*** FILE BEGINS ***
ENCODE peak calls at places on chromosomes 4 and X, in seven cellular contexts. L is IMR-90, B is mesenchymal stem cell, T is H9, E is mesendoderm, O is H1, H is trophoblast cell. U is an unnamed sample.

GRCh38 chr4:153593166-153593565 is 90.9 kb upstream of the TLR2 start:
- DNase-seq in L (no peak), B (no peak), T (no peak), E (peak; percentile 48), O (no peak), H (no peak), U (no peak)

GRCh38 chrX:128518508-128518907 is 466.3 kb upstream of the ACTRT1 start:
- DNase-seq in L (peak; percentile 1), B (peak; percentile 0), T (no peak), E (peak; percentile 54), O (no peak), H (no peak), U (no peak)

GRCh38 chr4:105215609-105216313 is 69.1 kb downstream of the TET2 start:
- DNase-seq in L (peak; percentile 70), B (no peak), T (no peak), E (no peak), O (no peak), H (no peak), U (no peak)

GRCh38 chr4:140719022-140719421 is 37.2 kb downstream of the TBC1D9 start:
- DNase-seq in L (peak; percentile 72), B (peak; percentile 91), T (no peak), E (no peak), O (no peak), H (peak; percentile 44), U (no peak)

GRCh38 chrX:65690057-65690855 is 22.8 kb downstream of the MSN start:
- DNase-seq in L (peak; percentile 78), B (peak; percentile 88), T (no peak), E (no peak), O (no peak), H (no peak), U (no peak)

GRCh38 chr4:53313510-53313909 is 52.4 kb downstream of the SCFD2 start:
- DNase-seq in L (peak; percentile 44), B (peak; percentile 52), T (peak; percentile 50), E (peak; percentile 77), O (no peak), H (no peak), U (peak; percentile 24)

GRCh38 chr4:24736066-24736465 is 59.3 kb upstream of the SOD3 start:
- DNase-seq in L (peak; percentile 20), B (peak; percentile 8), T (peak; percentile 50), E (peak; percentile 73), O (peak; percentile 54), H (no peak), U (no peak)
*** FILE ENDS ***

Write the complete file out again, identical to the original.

ENCODE peak calls at places on chromosomes 4 and X, in seven cellular contexts. L is IMR-90, B is mesenchymal stem cell, T is H9, E is mesendoderm, O is H1, H is trophoblast cell. U is an unnamed sample.

GRCh38 chr4:153593166-153593565 is 90.9 kb upstream of the TLR2 start:
- DNase-seq in L (no peak), B (no peak), T (no peak), E (peak; percentile 48), O (no peak), H (no peak), U (no peak)

GRCh38 chrX:128518508-128518907 is 466.3 kb upstream of the ACTRT1 start:
- DNase-seq in L (peak; percentile 1), B (peak; percentile 0), T (no peak), E (peak; percentile 54), O (no peak), H (no peak), U (no peak)

GRCh38 chr4:105215609-105216313 is 69.1 kb downstream of the TET2 start:
- DNase-seq in L (peak; percentile 70), B (no peak), T (no peak), E (no peak), O (no peak), H (no peak), U (no peak)

GRCh38 chr4:140719022-140719421 is 37.2 kb downstream of the TBC1D9 start:
- DNase-seq in L (peak; percentile 72), B (peak; percentile 91), T (no peak), E (no peak), O (no peak), H (peak; percentile 44), U (no peak)

GRCh38 chrX:65690057-65690855 is 22.8 kb downstream of the MSN start:
- DNase-seq in L (peak; percentile 78), B (peak; percentile 88), T (no peak), E (no peak), O (no peak), H (no peak), U (no peak)

GRCh38 chr4:53313510-53313909 is 52.4 kb downstream of the SCFD2 start:
- DNase-seq in L (peak; percentile 44), B (peak; percentile 52), T (peak; percentile 50), E (peak; percentile 77), O (no peak), H (no peak), U (peak; percentile 24)

GRCh38 chr4:24736066-24736465 is 59.3 kb upstream of the SOD3 start:
- DNase-seq in L (peak; percentile 20), B (peak; percentile 8), T (peak; percentile 50), E (peak; percentile 73), O (peak; percentile 54), H (no peak), U (no peak)